Drug-Impaired Driving Prevention

Drug-Impaired Driving Prevention

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  • This Is A Sign - Drug-Impaired Driving Prevention
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    This Is A Sign - Drug-Impaired Driving Prevention

    This Is A Sign - Drug-Impaired Driving Prevention
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48% increase in weekend nighttime drivers who tested positive for a form of cannabis between 2007 and 2013, according to NHTSA’s most recent national roadside survey.

Overview

Although several states have legalized marijuana use, driving when impaired by any substance remains  illegal in all 50 states and in Washington, D.C. Many marijuana users don’t see a problem with driving after use – but research shows marijuana can slow your reaction time, impair your judgment of distance, and decrease coordination.

That’s why the Ad Council has partnered with NHTSA to launch a new national campaign to encourage individuals to recognize that after they’ve used marijuana, they shouldn’t drive. We are setting out to change the national conversation around driving after using marijuana, the same way we did for alcohol with our iconic “Friends Don’t Let Friends Drive Drunk” campaign.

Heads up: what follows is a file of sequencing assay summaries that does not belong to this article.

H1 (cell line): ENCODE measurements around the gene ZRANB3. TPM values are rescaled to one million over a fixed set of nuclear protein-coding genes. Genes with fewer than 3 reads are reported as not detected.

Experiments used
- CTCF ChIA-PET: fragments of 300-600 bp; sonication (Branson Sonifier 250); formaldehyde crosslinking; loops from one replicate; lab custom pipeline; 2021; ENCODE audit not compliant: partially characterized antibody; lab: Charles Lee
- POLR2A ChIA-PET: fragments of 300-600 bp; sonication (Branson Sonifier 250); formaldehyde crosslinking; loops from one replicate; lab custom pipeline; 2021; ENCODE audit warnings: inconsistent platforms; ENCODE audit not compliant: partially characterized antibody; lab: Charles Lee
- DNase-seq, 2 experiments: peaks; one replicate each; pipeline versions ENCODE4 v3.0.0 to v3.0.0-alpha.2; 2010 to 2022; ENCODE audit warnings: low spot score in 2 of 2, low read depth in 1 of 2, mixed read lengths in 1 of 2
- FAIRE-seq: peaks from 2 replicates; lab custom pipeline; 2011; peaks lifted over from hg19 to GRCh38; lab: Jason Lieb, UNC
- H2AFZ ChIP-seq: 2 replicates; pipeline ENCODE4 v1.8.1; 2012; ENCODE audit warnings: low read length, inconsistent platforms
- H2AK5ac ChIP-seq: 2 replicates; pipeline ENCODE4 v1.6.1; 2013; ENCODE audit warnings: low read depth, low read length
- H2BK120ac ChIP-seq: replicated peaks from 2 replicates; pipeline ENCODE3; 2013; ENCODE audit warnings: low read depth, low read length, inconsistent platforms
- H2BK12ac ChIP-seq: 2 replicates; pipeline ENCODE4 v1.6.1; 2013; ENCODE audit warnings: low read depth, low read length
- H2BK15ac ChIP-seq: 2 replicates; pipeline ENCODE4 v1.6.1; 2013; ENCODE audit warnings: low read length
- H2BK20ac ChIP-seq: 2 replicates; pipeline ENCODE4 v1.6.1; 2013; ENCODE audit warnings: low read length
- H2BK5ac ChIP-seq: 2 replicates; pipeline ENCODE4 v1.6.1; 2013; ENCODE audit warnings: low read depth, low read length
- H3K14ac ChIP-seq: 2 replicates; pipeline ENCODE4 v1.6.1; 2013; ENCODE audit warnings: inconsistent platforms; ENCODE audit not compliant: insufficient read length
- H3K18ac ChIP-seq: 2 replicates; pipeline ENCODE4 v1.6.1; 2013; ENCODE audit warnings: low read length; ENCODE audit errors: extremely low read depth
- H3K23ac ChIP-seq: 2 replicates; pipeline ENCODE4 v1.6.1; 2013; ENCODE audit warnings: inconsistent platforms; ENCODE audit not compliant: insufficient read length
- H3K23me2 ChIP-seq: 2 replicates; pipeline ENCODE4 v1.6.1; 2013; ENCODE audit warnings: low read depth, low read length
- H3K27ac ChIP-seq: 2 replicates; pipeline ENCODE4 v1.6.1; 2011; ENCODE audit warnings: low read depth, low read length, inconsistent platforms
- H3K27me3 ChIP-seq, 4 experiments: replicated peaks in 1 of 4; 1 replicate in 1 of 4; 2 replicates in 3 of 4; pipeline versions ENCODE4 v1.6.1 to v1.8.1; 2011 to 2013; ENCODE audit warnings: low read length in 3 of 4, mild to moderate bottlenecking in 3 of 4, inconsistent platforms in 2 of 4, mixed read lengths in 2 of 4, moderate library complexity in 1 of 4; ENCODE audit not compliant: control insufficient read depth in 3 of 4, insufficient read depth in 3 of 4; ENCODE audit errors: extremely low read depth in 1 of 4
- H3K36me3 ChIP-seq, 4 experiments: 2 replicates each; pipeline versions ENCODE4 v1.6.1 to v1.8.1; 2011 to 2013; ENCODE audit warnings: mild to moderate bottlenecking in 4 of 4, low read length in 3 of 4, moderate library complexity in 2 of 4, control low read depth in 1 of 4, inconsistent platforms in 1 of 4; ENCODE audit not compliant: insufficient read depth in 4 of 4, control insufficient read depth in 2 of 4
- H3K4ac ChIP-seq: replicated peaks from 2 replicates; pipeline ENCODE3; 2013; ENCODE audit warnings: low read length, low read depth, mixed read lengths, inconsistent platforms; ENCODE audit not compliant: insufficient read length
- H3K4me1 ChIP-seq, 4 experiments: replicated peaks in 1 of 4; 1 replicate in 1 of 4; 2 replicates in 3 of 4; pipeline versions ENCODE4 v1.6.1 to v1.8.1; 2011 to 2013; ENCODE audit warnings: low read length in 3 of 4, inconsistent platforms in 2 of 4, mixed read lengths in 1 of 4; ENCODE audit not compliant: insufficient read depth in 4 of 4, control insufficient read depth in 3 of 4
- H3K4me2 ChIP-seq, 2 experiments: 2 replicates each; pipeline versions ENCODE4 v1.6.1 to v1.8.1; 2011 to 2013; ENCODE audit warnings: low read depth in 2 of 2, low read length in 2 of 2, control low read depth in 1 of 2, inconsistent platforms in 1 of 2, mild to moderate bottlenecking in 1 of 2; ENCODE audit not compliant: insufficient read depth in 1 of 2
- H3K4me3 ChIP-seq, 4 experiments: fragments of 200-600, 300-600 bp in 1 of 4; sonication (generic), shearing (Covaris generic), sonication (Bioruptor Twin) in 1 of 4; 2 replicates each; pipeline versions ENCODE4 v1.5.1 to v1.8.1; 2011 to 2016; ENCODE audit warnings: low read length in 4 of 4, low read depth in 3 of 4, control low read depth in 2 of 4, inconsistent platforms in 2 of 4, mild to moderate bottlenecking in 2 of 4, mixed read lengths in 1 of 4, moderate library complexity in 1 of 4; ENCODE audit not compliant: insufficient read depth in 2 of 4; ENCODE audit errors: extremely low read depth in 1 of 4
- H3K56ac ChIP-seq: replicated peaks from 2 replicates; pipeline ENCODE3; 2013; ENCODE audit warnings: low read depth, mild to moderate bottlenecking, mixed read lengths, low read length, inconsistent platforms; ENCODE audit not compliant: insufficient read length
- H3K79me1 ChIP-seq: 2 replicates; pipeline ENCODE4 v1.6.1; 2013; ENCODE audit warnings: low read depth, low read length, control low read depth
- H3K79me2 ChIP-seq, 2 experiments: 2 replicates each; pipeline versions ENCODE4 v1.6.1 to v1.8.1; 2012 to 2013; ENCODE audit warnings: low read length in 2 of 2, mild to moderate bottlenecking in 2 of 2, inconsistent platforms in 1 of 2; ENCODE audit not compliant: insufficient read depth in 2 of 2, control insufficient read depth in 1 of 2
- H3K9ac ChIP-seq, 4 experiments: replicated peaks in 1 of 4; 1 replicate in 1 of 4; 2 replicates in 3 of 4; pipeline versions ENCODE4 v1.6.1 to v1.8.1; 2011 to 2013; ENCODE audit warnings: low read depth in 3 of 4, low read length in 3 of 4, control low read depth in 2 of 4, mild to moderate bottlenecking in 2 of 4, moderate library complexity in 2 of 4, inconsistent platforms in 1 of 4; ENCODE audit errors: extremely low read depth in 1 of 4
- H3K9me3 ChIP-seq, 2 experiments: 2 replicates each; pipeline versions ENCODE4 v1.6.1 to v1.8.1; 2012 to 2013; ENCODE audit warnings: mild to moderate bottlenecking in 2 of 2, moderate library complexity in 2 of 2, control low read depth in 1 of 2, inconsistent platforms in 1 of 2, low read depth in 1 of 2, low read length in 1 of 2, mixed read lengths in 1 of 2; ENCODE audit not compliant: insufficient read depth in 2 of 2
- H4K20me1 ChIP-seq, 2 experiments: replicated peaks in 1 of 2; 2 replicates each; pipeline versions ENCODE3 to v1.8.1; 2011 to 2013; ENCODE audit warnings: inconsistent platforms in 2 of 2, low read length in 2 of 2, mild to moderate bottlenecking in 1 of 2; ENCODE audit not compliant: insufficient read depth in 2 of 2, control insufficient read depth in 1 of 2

The campaign targets men ages 18-34, many of whom reject the commonly held stereotypes of marijuana users. These individuals aren’t lazy or unmotivated, but rather consider themselves responsible and have their lives together. They have taken measured risks to achieve their current standings, and while they are not risk-averse, they are reluctant to take unnecessary risks when high. 

New multimedia creative, developed pro bono by Reprise Digital, conveys the main message of "If you feel different, you drive different," with many executions including outdoor, radio and digital banners."

The conversation will be continued on our website, FeelDifferentDriveDifferent.org, a resource that provides academic studies and information that combats common myths about the effects of marijuana on driving ability. It also reminds users that even if marijuana is legal in their state, driving impaired is illegal everywhere.

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